Guangzhou’s loftiest and most impressive skyscraper, the vertiginous Canton Tower is one of the tallest buildings on Earth and Guangzhou’s most notable structure. Unveiled in time for the 2010 Asian Games, the freestanding structure is known for its slim shape, its outdoor observation decks, and the rainbow lights it sports after dark.More

Summer Palace (Yiheyuan)

In 1750, the grand Summer Palace was commissioned by Emperor Qianlong as a lavish lakeside retreat from the heat of Beijing. With pavilions, walkways, gardens, and bridges, the UNESCO World Heritage site on Kunming Lake served as the seat of government for Empress Dowager Cixi during the last years of her life.More
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All about China

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People Also Ask

What is China known for?

One of the world’s most ancient civilizations, China is known for its monumental wonders (the Great Wall, Forbidden City, and Terracotta Warriors), megacities (Beijing and Shanghai), and natural beauty (Huangshan, the karst landscape of Guilin, and the floating mountains of Zhangjiajie). It’s also known for its food and drink, martial arts, giant pandas, and temples.

How many days do you need in China?

China is a huge country, and it would be impossible to see it all in one trip. That said, two weeks is a good amount of time to see top highlights such as Beijing and the Great Wall, Shanghai, Xi’an and the Terracotta Warriors, and a few other cities and attractions, such as Guilin, Hangzhou, Chengdu, and Huangshan.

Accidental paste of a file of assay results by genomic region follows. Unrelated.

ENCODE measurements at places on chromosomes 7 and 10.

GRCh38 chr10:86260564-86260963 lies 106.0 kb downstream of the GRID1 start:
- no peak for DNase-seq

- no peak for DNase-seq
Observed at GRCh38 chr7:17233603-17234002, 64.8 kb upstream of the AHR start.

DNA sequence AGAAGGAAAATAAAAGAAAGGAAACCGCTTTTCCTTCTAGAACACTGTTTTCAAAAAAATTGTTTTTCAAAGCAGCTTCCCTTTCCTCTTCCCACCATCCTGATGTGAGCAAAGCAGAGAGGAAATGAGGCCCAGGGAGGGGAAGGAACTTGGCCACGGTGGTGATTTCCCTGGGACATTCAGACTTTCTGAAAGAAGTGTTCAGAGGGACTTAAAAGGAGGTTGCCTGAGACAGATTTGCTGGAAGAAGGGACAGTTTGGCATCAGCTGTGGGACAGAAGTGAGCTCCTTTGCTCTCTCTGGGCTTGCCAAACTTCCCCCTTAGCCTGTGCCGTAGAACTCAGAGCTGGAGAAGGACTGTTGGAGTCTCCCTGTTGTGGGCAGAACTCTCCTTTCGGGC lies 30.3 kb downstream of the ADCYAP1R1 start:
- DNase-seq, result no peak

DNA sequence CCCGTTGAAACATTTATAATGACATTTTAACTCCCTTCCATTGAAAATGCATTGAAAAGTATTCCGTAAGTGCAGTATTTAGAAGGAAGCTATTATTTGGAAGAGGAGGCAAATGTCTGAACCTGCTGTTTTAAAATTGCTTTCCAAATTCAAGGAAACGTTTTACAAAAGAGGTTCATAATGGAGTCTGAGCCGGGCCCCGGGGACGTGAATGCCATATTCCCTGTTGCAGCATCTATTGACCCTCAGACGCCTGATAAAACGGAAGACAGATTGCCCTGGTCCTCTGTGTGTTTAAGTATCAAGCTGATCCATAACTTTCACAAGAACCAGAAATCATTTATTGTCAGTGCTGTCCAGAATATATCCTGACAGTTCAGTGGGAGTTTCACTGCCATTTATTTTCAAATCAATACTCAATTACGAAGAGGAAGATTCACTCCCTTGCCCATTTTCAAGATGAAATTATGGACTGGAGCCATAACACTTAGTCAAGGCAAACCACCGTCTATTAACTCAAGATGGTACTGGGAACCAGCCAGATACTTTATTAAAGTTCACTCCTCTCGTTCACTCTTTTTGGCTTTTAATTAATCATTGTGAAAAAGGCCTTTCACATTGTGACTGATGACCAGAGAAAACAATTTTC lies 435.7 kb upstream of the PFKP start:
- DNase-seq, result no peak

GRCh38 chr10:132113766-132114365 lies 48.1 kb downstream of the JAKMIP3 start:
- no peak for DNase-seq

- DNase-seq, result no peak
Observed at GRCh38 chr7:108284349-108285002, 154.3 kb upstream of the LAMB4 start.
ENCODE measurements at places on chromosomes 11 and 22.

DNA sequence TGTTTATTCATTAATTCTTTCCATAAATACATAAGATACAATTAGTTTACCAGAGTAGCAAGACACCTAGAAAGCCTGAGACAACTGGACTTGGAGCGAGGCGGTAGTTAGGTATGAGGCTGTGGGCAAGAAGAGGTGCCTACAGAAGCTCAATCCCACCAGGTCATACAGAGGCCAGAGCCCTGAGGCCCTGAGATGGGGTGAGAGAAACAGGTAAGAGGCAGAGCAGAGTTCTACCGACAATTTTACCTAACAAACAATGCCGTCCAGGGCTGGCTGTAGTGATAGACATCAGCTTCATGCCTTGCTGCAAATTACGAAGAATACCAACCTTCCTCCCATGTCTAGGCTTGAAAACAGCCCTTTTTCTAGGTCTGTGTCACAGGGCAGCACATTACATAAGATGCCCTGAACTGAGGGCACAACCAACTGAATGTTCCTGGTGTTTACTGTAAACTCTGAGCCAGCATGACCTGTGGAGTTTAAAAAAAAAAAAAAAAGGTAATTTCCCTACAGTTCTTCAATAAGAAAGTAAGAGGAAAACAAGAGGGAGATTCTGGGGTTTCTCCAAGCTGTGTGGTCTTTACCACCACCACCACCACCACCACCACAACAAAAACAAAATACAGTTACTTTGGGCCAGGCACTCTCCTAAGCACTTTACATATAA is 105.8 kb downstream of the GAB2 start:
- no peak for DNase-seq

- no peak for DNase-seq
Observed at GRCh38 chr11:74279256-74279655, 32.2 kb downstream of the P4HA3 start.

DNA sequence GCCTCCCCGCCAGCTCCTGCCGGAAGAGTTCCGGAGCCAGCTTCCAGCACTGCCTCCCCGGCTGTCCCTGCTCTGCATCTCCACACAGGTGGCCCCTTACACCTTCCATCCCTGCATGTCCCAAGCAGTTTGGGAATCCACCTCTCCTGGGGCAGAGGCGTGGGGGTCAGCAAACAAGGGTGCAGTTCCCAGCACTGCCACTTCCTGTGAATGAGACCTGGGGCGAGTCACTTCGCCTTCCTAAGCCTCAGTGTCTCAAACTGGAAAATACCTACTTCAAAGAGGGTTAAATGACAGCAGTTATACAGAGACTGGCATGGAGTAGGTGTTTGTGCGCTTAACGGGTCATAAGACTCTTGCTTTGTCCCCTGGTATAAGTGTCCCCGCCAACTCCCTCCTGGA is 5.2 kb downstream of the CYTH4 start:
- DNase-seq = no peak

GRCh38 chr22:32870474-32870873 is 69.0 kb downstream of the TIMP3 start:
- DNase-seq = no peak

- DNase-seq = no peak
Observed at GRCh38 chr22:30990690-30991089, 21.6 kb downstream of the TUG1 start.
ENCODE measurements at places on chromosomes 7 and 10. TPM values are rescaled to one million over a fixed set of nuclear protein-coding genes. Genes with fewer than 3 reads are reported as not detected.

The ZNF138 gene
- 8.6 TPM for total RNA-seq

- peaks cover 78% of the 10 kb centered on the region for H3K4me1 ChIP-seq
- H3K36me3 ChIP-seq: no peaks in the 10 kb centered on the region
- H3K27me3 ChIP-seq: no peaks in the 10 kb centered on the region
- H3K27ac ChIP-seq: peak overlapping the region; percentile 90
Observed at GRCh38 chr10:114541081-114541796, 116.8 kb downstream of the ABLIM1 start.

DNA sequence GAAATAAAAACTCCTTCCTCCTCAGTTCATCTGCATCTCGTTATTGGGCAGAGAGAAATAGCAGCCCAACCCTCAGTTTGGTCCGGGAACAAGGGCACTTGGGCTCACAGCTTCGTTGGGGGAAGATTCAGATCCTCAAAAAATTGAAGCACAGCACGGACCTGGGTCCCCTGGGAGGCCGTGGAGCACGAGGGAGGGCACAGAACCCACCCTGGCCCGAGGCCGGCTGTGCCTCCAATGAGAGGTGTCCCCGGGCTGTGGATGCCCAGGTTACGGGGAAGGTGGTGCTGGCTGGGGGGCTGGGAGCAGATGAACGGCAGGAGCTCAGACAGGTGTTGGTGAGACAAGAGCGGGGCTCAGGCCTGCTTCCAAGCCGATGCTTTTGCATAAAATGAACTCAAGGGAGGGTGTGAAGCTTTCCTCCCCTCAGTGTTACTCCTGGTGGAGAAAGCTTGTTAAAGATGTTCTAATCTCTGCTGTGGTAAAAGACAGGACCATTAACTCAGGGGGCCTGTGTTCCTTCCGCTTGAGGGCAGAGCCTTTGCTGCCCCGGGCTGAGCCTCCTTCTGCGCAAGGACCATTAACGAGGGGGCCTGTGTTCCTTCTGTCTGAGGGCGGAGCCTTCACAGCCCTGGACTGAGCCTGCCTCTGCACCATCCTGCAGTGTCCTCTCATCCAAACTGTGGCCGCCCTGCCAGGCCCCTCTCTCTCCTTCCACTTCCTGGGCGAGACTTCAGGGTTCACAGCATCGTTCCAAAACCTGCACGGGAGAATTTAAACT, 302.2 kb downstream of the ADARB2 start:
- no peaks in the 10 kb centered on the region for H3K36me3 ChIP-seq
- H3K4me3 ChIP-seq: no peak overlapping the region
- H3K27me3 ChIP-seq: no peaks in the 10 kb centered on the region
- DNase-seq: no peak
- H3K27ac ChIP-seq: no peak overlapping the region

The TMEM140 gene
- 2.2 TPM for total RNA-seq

What is the number one tourist attraction in China?

Beijing is the top tourist attraction in China. The capital of China is home to popular tourist attractions like the Forbidden City, Tiananmen Square, and the Summer Palace. Just outside of Beijing is the Great Wall, which is another top tourist attraction. Other popular attractions include Shanghai and the Terracotta Warriors of Xi’an.

Which cities should I visit in China?

As the ancient and modern capital of China, and home to the Forbidden City and the Great Wall, Beijing should make it to the top of the list. Modern and cosmopolitan Shanghai is another good option. Visit Xi’an for the Terracotta Warriors, Hangzhou for West Lake, Chengdu for the giant pandas, and Guilin for its beautiful karst landscape.

What are some cultural activities in China?

Visit the Forbidden City, Great Wall, and Terracotta Warriors. Experience tea culture, learn how to cook Chinese food, try tai chi and kung fu, try your hand at Chinese painting and calligraphy, watch a Chinese opera, and celebrate festivals such as the Lunar New Year and Mid-Autumn Festival.

How safe is it in China?

China is generally quite safe, though petty theft and pickpocketing can happen (especially in crowded markets and at popular tourist attractions) as well as scams. Take general precautions: Be aware of your surroundings, keep an eye on possessions, and be extra careful at night. Avoid unlicensed taxis and road travel in general.